In celebration of Aretha Franklin’s 75th birthday, I dug into her catalog for some deep cuts. Everyone knows “Respect“, “Think”, and “(You Make Me Feel Like) A Natural Woman”, but what about the songs that didn’t receive single treatment/attention? Let me take you back…
Digesting Aretha Franklin’s catalog can be a daunting task for the new listener, but it’s actually pretty easy to break apart. By and large, there are 3 eras: Columbia Records (1960-1966), Atlantic Records (1967-1979) and Arista Records (1980-today). Of course, in the name of technicalities we can go further, but that’s the easiest way to start.
It’s important to take one step one step back before diving into her Columbia Records catalog. Aretha cut a series of gospel sides in 1956 when she was just 14. They’re incredible, to say the least. “Listen at her. Listen at her!” a member of the crowd testifies as 14 year old Aretha Franklin sings. Man does she sing. Listening, her voice is amazing beyond words. It’s like she’s been singing for 40 years.
Aretha’s Columbia years are contested in their content. The music is a mix of pop, jazz, early R&B, and standards, and while it’s a known fact that she didn’t find (read: create) her sound until she reached Atlantic Records, there are many demonstrations of her budding genius.
From her gospel-charged “Are You Sure” from The Unsinkable Molly Brown, to one of her earliest compositions as a songwriter “I Wonder (Where Are You Tonight)”, Aretha demonstrates a smooth sense of vocal control. Don’t mistake that control though, because she still shows off her ability to rip into a song like no other.
“Runnin’ Out Of Fools” was one of her only ‘hits’ on Columbia, I included it here because it’s not something you’ll hear her sing live, and doesn’t get enough of the attention it should. “Trouble In Mind” taken from the Yeah!!! LP, has a great groove, and of course she goes off at the end. “It’s So Heartbreakin'” off The Electrifying Aretha Franklin is unique, because it’s essentially a musical doppelgänger of her 1970 classic “Don’t Play That Song (For Me)“.
The early years of Aretha’s Atlantic catalog are, with few exceptions, masterclasses in soul. There are a more than a few gems that tend to go under the radar. Her own composition, “First Snow In Kokomo” from 1972’s Young, Gifted & Black is one such gem. It’s unlike any other Aretha Franklin song, because it has no rhythm.
Of course with Aretha, there are the covers, on which she always manages to upstage the original. Take her soulful covers of Frank Sinatra’s “That’s Life” and “My Way” (which remained in the vaults until the early 2000’s), her intense reading of Smokey Robinson’s “Tracks of My Tears”, and of course her holy cover of Sam Cooke’s “A Change Is Gonna Come”. Then there’s her supercharged version of The Beatles’ “Eleanor Rigby” and the gripping piano solo Aretha lets loose on the Quincy Jones-produced West Side Story cover “Somewhere”.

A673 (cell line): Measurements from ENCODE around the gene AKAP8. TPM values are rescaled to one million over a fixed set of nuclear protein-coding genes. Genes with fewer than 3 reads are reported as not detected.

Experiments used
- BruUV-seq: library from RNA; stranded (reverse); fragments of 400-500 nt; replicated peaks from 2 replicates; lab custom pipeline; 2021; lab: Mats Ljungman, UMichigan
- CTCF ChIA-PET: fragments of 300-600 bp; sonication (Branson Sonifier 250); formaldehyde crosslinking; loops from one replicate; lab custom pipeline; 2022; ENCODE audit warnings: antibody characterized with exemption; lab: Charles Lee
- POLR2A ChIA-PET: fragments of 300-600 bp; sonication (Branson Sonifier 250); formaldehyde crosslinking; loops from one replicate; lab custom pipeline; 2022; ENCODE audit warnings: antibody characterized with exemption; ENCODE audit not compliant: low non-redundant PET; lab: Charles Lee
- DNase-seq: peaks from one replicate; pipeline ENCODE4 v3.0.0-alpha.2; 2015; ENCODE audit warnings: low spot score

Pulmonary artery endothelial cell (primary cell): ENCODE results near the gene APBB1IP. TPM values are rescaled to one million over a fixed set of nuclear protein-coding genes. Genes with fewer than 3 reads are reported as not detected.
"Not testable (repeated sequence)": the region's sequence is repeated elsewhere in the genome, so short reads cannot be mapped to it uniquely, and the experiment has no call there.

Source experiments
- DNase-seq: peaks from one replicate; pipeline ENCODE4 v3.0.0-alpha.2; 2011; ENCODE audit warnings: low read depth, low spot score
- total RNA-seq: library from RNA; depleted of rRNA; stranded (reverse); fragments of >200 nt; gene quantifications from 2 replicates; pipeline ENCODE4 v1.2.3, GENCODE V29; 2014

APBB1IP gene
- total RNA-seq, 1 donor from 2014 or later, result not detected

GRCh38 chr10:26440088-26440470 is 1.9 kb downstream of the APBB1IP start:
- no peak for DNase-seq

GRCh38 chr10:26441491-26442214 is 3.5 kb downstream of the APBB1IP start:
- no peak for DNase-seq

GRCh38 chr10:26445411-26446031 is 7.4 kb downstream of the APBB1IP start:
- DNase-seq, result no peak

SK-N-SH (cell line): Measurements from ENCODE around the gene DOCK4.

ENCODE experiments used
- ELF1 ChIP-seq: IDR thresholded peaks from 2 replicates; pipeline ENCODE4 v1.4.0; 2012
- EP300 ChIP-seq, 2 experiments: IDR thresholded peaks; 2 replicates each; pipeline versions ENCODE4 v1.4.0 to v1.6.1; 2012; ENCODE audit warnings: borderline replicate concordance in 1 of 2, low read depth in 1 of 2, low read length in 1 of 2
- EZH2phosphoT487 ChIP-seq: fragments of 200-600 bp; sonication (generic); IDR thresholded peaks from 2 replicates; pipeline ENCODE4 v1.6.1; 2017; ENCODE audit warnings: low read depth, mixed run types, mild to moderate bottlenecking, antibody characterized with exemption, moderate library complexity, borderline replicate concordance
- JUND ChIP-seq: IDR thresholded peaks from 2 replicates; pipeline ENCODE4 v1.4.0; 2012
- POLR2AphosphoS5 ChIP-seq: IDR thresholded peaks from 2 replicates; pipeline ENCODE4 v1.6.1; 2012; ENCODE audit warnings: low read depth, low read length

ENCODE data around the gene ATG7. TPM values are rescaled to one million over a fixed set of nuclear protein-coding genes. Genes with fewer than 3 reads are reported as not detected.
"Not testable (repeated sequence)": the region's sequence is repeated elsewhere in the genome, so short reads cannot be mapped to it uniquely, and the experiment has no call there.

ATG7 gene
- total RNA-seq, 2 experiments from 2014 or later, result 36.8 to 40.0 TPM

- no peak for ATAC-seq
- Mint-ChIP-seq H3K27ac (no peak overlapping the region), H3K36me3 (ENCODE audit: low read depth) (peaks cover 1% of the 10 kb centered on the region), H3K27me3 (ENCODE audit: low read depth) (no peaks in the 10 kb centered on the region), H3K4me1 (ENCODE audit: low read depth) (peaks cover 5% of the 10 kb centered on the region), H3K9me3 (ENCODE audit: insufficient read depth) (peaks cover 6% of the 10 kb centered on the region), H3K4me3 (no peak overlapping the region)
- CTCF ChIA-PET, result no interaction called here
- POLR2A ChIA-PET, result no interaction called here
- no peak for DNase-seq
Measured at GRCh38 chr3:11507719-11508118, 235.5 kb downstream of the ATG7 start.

Don’t forget Amazing Grace, the greatest selling live gospel album of all time. Her reading of “Mary, Don’t You Weep” may be one of the most impactful vocal performances Aretha has ever given. Listen as she sings “Now Mary, went runnin’ to Jesus.” The “my-my-my” run she unleashes may be the greatest vocal run in history. It’s bone chilling, as is when she recalls Jesus resurrecting Lazarus and calls his name. On the third time, it’s fairly safe to say that she could have brought back Lazarus.
From 1980 until now, Aretha has mainly been under the guidance of Clive Davis. He signed Aretha as soon as her Atlantic Records contract ended in 1979. Aretha needed a boost, and Clive knew how to make people hip, so hip they got. One of the best moves was linking Aretha up with then-budding singer Luther Vandross. “Love Me Right”, track 2 off Jump To It is a slick R&B mid-tempo with disco strings and Luther cooing “love me right” in the background.
Even into the 90’s and 2000’s, Aretha persevered. Listen as she rides Jermaine Dupri’s beat for “Here We Go Again” from 1998’s A Rose Is Still A Rose. It’s a slick cut with a clever hip hop edge, as is “Holdin’ On” from 2003’s So Damn Happy with Mary J. Blige covering the background vocals. Finally, there’s her Andre 3000-produced cover of Prince’s “Nothing Compares 2 U” from 2014’s Aretha Franklin Sings The Diva Classics. It’s a complete departure, and transforms the ballad into a Ella Fitzgerald-esque, scat-filled jazz cut. Aretha’s still transforming songs just as she did over 50 years ago.
Listen to my Aretha Franklin playlist, Aretha: Deep Cuts, and jump below for a few bonus cuts you won’t find streaming/on iTunes.
There are 5 albums Aretha Franklin cut on Atlantic Records in the 70’s that are largely unavailable in formats beyond vinyl and 8 track. Those are With Everything I Feel In Me, You, Sweet Passion, Almighty Fire, and La Diva. While much of this material didn’t generate much success for Aretha, there are still a few key cuts from these lost albums. I’ve included one from each album, and quite Aretha frankly, they’re all stellar songs.